Cryptology ePrint Archive: Report 2016/690

When Are Three Voters Enough for Privacy Properties?

Myrto Arapinis and Véronique Cortier and Steve Kremer

Abstract: Protocols for secure electronic voting are of increasing societal importance. Proving rigorously their security is more challenging than many other protocols, which aim at authentication or key exchange. One of the reasons is that they need to be secure for an arbitrary number of malicious voters. In this paper we identify a class of voting protocols for which only a small number of agents needs to be considered: if there is an attack on vote privacy then there is also an attack that involves at most 3 voters (2 honest voters and 1 dishonest voter). In the case where the protocol allows a voter to cast several votes and counts, e.g., only the last one, we also reduce the number of ballots required for an attack to 10, and under some additional hypotheses, 7 ballots. Our results are formalised and proven in a symbolic model based on the applied pi calculus. We illustrate the applicability of our results on several case studies, including different versions of Helios and Prêt-à-Voter, as well as the JCJ protocol. For some of these protocols we can use the ProVerif tool to provide the first formal proofs of privacy for an unbounded number of voters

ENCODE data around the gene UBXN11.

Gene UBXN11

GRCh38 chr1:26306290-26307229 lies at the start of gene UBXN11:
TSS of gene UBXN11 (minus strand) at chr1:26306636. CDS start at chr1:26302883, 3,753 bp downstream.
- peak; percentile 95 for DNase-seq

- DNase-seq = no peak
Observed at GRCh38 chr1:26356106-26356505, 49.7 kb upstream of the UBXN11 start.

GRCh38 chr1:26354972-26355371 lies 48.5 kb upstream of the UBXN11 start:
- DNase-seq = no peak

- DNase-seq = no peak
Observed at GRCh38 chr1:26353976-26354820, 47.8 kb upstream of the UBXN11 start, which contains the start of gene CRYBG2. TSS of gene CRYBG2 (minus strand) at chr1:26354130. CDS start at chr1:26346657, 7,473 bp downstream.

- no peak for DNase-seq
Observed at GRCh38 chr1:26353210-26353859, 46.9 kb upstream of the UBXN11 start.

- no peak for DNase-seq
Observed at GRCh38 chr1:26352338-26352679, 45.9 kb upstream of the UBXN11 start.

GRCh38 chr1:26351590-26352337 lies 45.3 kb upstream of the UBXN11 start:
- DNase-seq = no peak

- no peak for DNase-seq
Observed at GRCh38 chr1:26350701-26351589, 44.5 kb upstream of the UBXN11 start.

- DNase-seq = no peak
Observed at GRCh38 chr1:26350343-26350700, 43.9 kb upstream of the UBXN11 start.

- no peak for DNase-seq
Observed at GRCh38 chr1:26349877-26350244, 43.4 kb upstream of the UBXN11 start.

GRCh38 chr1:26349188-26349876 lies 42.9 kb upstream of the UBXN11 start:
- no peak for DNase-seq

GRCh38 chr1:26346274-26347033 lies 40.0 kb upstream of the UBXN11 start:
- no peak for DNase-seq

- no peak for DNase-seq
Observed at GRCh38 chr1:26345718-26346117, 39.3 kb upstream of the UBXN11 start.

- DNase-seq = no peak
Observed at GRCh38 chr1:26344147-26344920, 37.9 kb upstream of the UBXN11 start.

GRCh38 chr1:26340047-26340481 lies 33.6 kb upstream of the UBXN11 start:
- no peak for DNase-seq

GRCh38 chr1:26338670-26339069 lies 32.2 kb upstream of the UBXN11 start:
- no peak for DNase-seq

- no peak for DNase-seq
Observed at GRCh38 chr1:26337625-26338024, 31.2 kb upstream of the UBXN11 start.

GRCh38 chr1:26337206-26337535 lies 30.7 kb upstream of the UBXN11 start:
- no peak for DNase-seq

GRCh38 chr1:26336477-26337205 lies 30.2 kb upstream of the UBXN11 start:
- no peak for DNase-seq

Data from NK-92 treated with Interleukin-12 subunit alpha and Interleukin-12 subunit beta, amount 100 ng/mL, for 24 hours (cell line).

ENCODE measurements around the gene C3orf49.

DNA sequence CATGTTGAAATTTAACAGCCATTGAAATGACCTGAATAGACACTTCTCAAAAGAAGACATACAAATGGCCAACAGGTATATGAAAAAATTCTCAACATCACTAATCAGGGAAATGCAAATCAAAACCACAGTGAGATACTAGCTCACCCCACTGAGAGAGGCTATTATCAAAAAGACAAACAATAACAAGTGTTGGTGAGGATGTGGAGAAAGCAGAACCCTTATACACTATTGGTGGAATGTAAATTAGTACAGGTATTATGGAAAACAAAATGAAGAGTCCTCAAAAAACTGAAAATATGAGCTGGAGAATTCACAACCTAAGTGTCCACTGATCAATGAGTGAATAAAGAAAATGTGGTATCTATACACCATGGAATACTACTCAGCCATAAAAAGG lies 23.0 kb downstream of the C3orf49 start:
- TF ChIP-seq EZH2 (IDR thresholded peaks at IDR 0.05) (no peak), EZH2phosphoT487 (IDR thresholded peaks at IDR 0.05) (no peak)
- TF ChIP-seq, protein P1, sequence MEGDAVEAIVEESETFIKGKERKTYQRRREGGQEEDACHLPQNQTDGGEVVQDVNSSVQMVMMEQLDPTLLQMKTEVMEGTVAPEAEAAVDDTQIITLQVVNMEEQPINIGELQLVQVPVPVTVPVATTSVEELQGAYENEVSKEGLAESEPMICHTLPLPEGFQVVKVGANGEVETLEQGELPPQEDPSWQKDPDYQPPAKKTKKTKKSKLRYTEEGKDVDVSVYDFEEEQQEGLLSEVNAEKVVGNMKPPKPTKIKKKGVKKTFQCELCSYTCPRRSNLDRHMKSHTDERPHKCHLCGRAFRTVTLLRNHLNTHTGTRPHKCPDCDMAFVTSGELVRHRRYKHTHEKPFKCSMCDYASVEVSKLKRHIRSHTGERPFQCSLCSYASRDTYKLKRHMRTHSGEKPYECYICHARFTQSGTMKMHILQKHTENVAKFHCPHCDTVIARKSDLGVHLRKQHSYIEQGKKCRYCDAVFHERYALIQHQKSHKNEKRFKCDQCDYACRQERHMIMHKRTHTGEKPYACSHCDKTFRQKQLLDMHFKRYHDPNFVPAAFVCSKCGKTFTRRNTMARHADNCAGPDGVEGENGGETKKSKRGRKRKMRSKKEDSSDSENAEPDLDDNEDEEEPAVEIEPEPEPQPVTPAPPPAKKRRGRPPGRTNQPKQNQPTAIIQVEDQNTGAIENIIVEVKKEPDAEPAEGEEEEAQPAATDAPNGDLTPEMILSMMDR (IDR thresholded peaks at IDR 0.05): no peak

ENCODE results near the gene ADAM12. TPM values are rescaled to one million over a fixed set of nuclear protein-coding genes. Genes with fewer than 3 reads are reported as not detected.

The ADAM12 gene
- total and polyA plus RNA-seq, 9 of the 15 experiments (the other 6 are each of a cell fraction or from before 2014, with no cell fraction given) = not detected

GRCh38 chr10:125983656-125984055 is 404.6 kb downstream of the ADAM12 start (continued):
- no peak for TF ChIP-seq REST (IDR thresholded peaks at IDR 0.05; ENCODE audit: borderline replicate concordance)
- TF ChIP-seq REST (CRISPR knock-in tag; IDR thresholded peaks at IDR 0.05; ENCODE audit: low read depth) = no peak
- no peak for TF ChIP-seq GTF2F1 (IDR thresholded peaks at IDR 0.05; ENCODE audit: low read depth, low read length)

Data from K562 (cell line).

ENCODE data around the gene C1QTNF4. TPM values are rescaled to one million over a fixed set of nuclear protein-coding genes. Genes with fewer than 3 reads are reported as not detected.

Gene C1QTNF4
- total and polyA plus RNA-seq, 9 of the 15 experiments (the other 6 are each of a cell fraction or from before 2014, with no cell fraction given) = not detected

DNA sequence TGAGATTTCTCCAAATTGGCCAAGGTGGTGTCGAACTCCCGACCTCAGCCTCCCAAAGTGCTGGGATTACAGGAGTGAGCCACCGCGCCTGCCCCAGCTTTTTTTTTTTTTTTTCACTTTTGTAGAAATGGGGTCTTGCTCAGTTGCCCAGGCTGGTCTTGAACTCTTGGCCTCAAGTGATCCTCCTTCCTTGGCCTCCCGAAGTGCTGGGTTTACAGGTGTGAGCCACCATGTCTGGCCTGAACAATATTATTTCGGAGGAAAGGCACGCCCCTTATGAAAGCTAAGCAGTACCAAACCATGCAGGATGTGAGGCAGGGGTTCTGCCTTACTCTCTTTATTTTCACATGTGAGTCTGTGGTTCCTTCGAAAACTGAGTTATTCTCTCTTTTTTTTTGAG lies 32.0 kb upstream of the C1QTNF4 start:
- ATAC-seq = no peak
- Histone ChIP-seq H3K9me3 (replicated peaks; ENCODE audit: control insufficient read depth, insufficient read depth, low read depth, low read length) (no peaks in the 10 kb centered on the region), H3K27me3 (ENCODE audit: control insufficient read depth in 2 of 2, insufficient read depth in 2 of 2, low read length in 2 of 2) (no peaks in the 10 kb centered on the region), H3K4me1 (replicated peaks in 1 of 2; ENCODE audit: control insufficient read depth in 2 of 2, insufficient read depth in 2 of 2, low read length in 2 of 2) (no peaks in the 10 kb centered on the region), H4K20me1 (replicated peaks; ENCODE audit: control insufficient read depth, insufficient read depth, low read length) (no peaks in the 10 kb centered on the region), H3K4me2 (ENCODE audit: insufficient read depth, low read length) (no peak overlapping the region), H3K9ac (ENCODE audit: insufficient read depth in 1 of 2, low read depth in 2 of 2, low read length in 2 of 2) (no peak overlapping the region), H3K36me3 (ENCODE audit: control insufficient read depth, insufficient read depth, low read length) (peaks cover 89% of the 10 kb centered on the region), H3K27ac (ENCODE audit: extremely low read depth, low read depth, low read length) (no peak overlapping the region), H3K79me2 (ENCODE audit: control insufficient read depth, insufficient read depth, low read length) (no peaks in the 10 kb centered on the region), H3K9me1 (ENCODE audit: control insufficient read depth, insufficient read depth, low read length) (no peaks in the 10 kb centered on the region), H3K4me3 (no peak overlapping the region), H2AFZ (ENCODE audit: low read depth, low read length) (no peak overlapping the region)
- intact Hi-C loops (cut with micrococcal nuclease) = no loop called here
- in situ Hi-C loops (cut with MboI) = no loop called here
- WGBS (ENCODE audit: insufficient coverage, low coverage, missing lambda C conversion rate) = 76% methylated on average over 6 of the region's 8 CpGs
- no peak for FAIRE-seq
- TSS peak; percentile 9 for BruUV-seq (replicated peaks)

Category / Keywords: cryptographic protocols / secure electronic voting, security verification, vote privacy, formal security methods

Original Publication (with major differences): ESORICS 2016

Date: received 11 Jul 2016

Contact author: marapini at inf ed ac uk

Available format(s): PDF | BibTeX Citation

Version: 20160713:134141 (All versions of this report)

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